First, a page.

Transdermal clonidine in alcohol withdrawal - Tips From Other Journals

Date: August, 1991

Between 5 and 10 percent of patients undergoing alcohol withdrawal require treatment with a psychotropic agent for control of symptoms. Traditionally, the benzodiazepines have been considered the drugs of choice, despite their potential for addiction and abuse. Clonidine, because of its central sympatholytic properties, is an appropriate alternative to the benzodiazepines and has virtually no potential for abuse. Baumgartner and Rowen conducted a prospective, double-blind study to compare the efficacy of transdermal clonidine with that of chlordiazepoxide in alleviating the symptoms of acute alcohol withdrawal.

Fifty men who met the criteria for alcohol dependence and who were hospitalized for treatment of severe withdrawal symptoms were included in the study. Patients reported drinking more than 160 g of ethanol daily for at least 10 days prior to the study and more than 80 g of ethanol daily for the previous two years.

Patients were randomly assigned to receive either transdermal clonidine or chlordiazepoxide in a fixed dosage regimen for four days. The chlordiazepoxide group received active oral medication and a placebo patch; the clonidine group received placebo oral medication and an active transdermal patch.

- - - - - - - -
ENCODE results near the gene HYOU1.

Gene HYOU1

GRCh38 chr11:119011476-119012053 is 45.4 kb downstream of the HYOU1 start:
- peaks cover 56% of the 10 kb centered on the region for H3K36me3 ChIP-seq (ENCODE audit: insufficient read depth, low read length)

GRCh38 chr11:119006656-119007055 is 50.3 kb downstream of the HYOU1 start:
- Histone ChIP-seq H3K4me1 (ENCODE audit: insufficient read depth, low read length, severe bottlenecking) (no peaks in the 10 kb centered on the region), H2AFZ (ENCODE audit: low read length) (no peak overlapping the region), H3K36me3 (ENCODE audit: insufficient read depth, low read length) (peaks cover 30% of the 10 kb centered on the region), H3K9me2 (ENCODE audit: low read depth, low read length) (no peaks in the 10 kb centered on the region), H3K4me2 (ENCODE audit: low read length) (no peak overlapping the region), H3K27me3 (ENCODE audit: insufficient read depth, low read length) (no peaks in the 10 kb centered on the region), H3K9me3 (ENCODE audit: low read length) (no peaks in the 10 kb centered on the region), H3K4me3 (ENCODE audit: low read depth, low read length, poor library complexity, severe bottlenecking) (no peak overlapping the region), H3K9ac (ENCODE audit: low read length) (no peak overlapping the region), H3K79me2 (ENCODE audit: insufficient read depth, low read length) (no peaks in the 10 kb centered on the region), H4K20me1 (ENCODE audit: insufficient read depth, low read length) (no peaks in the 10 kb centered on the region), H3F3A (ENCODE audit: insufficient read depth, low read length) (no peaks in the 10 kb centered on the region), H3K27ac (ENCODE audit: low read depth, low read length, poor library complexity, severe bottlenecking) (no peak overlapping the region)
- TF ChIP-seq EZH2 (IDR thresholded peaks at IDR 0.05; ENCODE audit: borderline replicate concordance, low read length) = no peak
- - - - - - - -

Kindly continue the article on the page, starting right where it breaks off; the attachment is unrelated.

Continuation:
Physical and mental well-being were assessed daily using a variety of measures, principally the Alcohol Withdrawal Assessment Scale. Cognitive function was comparable in both treatment groups, but patients in the clonidine group had a better global response and less anxiety. Clonidine also appeared to be more effective in lowering heart rate and blood pressure. Patients in the clonidine group reported less diarrhea, dizziness, headache and fatigue; patients in the chlordiazepoxide group reported less nausea and vomiting. The authors conclude that transdermal clonidine is an effective treatment for alcohol withdrawal and offers significant advantages over benzodiazepines. (Southern Medical Journal, March 1991, vol. 84, p. 312.)

COPYRIGHT 1991 American Academy of Family PhysiciansCOPYRIGHT 2004 Gale Group

 
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